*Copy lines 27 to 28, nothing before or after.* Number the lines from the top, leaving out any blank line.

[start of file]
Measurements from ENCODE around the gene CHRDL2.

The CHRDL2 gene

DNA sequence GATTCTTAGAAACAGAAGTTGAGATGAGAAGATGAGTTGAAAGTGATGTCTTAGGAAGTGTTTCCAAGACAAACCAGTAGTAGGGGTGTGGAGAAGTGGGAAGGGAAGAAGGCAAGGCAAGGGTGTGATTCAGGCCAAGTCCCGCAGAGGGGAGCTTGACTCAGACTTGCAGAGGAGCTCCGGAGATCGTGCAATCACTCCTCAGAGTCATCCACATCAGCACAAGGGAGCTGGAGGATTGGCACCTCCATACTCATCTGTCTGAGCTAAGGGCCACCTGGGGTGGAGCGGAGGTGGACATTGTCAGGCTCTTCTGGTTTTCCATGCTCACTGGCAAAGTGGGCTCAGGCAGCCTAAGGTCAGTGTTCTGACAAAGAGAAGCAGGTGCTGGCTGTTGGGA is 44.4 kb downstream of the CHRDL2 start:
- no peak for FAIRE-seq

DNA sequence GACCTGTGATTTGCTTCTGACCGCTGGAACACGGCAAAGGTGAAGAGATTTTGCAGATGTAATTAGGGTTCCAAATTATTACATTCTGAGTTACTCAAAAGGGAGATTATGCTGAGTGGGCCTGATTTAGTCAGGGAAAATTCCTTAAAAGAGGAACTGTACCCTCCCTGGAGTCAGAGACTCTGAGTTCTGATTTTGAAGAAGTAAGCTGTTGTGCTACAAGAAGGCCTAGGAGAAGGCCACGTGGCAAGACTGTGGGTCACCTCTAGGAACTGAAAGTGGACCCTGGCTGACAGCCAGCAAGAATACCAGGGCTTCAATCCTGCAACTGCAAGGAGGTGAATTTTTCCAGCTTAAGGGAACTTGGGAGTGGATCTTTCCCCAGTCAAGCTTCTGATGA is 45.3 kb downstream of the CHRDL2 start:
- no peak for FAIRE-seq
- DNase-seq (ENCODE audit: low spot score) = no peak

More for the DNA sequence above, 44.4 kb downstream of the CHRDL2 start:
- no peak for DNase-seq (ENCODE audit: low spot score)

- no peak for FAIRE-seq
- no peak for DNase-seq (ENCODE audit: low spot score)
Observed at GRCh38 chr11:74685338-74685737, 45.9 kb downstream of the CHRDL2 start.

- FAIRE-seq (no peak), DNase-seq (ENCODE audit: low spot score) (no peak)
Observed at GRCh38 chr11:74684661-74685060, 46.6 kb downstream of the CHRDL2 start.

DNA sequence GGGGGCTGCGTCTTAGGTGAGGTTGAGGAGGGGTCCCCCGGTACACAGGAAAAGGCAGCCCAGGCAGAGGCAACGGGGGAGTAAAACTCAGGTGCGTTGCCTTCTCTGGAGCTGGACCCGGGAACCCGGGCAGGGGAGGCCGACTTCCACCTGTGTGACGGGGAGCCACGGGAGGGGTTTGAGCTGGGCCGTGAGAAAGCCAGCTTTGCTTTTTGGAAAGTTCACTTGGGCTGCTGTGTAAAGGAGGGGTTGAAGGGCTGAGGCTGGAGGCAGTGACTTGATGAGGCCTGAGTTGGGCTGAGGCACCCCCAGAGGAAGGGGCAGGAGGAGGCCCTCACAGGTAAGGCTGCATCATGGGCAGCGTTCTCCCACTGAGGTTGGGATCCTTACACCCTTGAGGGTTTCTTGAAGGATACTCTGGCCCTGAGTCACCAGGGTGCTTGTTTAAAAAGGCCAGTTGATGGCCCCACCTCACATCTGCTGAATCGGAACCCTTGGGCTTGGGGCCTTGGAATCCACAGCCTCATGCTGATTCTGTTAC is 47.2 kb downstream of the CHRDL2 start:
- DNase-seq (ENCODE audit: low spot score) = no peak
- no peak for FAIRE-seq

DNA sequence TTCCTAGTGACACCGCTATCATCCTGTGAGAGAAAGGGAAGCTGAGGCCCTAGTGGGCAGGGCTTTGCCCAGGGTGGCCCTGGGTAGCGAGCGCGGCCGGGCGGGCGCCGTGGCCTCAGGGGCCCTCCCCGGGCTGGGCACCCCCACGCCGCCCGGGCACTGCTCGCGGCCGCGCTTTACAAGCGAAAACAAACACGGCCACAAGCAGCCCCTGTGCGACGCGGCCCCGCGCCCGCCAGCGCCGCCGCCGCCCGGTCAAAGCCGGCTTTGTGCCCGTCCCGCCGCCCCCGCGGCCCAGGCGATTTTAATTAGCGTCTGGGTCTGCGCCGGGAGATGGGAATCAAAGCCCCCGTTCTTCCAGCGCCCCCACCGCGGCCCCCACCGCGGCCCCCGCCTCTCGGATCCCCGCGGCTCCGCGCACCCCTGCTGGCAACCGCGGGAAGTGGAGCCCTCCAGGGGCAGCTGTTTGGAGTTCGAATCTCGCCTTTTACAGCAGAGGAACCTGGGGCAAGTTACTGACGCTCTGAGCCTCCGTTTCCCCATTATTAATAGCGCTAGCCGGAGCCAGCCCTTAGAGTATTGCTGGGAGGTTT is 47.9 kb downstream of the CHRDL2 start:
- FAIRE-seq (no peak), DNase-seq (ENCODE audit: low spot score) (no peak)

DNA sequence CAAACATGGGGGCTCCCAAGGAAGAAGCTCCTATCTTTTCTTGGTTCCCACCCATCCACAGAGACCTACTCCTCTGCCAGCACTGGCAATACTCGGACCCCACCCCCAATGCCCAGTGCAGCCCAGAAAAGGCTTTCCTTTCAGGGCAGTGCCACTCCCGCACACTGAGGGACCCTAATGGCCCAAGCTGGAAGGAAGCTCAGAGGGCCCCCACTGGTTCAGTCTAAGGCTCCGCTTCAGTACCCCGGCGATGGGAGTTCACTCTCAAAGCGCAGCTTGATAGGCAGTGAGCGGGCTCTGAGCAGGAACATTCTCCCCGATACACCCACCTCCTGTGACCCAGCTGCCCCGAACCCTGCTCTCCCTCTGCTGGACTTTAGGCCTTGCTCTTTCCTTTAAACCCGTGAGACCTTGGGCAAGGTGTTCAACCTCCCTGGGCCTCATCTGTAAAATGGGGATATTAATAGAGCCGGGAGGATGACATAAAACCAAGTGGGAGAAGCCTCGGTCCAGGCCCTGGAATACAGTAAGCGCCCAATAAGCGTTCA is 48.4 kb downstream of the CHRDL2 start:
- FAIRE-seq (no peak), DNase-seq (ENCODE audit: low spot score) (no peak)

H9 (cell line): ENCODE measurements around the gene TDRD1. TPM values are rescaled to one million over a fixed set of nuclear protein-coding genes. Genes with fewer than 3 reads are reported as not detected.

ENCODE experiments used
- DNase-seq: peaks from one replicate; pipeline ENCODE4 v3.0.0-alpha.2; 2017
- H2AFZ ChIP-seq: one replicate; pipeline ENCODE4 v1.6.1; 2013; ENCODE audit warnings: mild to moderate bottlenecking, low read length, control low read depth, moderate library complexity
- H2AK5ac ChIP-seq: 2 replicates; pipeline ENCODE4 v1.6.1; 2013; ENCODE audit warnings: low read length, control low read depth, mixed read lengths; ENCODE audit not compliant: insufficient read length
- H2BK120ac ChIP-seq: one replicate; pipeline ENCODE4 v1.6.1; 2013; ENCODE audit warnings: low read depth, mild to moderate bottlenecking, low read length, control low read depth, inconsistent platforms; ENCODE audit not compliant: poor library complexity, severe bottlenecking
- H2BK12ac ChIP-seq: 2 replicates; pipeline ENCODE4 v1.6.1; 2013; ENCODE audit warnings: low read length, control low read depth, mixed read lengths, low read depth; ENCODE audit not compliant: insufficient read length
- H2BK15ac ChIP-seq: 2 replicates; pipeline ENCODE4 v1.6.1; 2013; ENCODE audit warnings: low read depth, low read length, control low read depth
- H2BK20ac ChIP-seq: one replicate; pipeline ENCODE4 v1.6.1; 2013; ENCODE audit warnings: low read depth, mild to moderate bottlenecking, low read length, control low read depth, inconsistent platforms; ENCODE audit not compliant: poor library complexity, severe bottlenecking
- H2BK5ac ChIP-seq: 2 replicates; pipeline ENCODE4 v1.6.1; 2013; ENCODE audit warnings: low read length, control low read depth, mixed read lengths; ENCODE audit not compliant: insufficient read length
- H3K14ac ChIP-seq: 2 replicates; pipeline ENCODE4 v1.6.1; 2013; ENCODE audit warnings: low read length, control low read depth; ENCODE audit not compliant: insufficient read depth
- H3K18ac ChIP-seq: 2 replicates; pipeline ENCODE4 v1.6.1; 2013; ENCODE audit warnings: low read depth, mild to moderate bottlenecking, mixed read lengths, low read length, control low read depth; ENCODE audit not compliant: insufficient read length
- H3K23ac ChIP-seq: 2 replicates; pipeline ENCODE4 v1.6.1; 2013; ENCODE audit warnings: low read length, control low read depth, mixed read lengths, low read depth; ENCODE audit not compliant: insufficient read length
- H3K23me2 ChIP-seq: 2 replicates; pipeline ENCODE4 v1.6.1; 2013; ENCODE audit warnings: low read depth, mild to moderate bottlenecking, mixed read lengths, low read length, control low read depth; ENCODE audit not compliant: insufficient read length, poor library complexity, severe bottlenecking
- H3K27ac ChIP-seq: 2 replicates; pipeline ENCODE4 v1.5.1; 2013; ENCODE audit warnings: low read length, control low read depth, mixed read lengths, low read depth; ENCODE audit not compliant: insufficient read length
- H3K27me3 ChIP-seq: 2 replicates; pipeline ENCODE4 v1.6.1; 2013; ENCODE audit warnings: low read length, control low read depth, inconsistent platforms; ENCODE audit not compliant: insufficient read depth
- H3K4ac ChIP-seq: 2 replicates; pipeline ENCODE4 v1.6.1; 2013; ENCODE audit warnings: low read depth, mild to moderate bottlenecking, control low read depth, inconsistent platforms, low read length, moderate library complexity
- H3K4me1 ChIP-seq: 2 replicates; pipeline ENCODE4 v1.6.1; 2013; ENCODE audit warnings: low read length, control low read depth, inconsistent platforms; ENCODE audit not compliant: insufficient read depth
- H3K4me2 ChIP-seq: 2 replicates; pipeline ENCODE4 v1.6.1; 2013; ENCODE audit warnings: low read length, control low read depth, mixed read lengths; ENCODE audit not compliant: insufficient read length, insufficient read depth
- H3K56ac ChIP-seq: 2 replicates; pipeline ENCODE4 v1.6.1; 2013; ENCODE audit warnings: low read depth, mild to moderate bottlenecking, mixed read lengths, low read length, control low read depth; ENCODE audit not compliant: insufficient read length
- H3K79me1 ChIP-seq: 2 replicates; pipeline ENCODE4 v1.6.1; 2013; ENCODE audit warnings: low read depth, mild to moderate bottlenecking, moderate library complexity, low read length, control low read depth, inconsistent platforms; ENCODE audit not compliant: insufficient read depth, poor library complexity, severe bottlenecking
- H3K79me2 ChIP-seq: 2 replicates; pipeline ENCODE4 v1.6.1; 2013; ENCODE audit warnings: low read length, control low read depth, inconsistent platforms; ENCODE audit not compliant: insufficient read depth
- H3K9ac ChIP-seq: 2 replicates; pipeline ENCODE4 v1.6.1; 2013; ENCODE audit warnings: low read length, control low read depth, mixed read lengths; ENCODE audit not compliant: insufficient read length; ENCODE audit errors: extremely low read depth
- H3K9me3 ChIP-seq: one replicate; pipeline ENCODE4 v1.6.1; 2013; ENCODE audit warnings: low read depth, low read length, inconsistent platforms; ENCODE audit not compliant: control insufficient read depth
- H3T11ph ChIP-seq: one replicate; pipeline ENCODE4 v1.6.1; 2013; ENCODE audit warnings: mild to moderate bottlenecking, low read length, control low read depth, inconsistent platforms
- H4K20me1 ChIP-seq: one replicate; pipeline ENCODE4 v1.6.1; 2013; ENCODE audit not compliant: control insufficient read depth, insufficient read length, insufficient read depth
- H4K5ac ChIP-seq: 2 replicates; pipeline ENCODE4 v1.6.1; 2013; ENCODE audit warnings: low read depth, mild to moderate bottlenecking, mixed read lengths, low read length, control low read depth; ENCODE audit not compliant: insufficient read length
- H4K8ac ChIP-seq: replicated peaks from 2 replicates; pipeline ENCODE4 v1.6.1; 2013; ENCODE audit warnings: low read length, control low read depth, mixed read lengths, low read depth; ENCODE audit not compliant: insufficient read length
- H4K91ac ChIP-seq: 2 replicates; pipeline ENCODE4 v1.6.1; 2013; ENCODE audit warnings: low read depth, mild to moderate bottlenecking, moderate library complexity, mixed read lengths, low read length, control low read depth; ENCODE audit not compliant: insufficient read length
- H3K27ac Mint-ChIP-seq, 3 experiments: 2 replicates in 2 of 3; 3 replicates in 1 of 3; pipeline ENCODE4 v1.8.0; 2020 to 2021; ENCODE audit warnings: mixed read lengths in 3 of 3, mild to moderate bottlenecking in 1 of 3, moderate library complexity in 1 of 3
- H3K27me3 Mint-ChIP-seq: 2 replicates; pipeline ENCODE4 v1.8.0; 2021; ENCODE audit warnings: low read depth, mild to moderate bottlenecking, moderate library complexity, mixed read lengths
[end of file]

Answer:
- H2BK120ac ChIP-seq: one replicate; pipeline ENCODE4 v1.6.1; 2013; ENCODE audit warnings: low read depth, mild to moderate bottlenecking, low read length, control low read depth, inconsistent platforms; ENCODE audit not compliant: poor library complexity, severe bottlenecking
- H2BK12ac ChIP-seq: 2 replicates; pipeline ENCODE4 v1.6.1; 2013; ENCODE audit warnings: low read length, control low read depth, mixed read lengths, low read depth; ENCODE audit not compliant: insufficient read length